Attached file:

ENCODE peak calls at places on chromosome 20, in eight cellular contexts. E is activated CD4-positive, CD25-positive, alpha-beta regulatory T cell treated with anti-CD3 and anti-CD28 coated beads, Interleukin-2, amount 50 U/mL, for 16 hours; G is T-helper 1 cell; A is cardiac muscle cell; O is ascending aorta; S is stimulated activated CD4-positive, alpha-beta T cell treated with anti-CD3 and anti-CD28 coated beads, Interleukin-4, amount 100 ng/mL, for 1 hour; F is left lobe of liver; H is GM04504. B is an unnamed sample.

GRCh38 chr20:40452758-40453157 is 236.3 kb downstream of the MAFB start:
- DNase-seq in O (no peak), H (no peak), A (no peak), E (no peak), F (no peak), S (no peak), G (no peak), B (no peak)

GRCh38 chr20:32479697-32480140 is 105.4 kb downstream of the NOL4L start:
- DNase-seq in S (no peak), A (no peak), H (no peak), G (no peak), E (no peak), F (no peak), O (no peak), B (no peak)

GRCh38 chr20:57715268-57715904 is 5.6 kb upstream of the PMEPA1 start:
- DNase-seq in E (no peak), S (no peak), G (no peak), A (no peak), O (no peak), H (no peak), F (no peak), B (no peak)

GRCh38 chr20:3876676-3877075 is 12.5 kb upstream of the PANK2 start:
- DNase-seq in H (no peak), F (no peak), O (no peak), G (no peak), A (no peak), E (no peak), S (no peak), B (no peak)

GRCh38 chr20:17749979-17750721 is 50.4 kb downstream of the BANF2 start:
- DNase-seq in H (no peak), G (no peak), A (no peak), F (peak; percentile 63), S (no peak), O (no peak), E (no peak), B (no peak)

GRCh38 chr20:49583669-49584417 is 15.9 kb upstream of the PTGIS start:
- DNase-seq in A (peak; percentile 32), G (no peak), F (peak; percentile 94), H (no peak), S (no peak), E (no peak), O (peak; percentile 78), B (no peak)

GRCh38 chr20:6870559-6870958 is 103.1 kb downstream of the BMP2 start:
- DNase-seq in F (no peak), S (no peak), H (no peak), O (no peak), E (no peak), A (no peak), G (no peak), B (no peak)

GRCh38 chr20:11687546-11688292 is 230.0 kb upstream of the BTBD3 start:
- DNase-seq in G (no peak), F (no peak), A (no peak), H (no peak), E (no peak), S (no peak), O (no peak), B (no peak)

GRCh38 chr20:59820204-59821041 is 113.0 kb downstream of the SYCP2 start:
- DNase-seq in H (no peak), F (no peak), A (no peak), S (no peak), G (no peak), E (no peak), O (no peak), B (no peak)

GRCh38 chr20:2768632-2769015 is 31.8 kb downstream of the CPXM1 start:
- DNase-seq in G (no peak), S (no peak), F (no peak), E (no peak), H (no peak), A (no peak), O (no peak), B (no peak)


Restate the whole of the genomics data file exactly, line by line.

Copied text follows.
ENCODE peak calls at places on chromosome 20, in eight cellular contexts. E is activated CD4-positive, CD25-positive, alpha-beta regulatory T cell treated with anti-CD3 and anti-CD28 coated beads, Interleukin-2, amount 50 U/mL, for 16 hours; G is T-helper 1 cell; A is cardiac muscle cell; O is ascending aorta; S is stimulated activated CD4-positive, alpha-beta T cell treated with anti-CD3 and anti-CD28 coated beads, Interleukin-4, amount 100 ng/mL, for 1 hour; F is left lobe of liver; H is GM04504. B is an unnamed sample.

GRCh38 chr20:40452758-40453157 is 236.3 kb downstream of the MAFB start:
- DNase-seq in O (no peak), H (no peak), A (no peak), E (no peak), F (no peak), S (no peak), G (no peak), B (no peak)

GRCh38 chr20:32479697-32480140 is 105.4 kb downstream of the NOL4L start:
- DNase-seq in S (no peak), A (no peak), H (no peak), G (no peak), E (no peak), F (no peak), O (no peak), B (no peak)

GRCh38 chr20:57715268-57715904 is 5.6 kb upstream of the PMEPA1 start:
- DNase-seq in E (no peak), S (no peak), G (no peak), A (no peak), O (no peak), H (no peak), F (no peak), B (no peak)

GRCh38 chr20:3876676-3877075 is 12.5 kb upstream of the PANK2 start:
- DNase-seq in H (no peak), F (no peak), O (no peak), G (no peak), A (no peak), E (no peak), S (no peak), B (no peak)

GRCh38 chr20:17749979-17750721 is 50.4 kb downstream of the BANF2 start:
- DNase-seq in H (no peak), G (no peak), A (no peak), F (peak; percentile 63), S (no peak), O (no peak), E (no peak), B (no peak)

GRCh38 chr20:49583669-49584417 is 15.9 kb upstream of the PTGIS start:
- DNase-seq in A (peak; percentile 32), G (no peak), F (peak; percentile 94), H (no peak), S (no peak), E (no peak), O (peak; percentile 78), B (no peak)

GRCh38 chr20:6870559-6870958 is 103.1 kb downstream of the BMP2 start:
- DNase-seq in F (no peak), S (no peak), H (no peak), O (no peak), E (no peak), A (no peak), G (no peak), B (no peak)

GRCh38 chr20:11687546-11688292 is 230.0 kb upstream of the BTBD3 start:
- DNase-seq in G (no peak), F (no peak), A (no peak), H (no peak), E (no peak), S (no peak), O (no peak), B (no peak)

GRCh38 chr20:59820204-59821041 is 113.0 kb downstream of the SYCP2 start:
- DNase-seq in H (no peak), F (no peak), A (no peak), S (no peak), G (no peak), E (no peak), O (no peak), B (no peak)

GRCh38 chr20:2768632-2769015 is 31.8 kb downstream of the CPXM1 start:
- DNase-seq in G (no peak), S (no peak), F (no peak), E (no peak), H (no peak), A (no peak), O (no peak), B (no peak)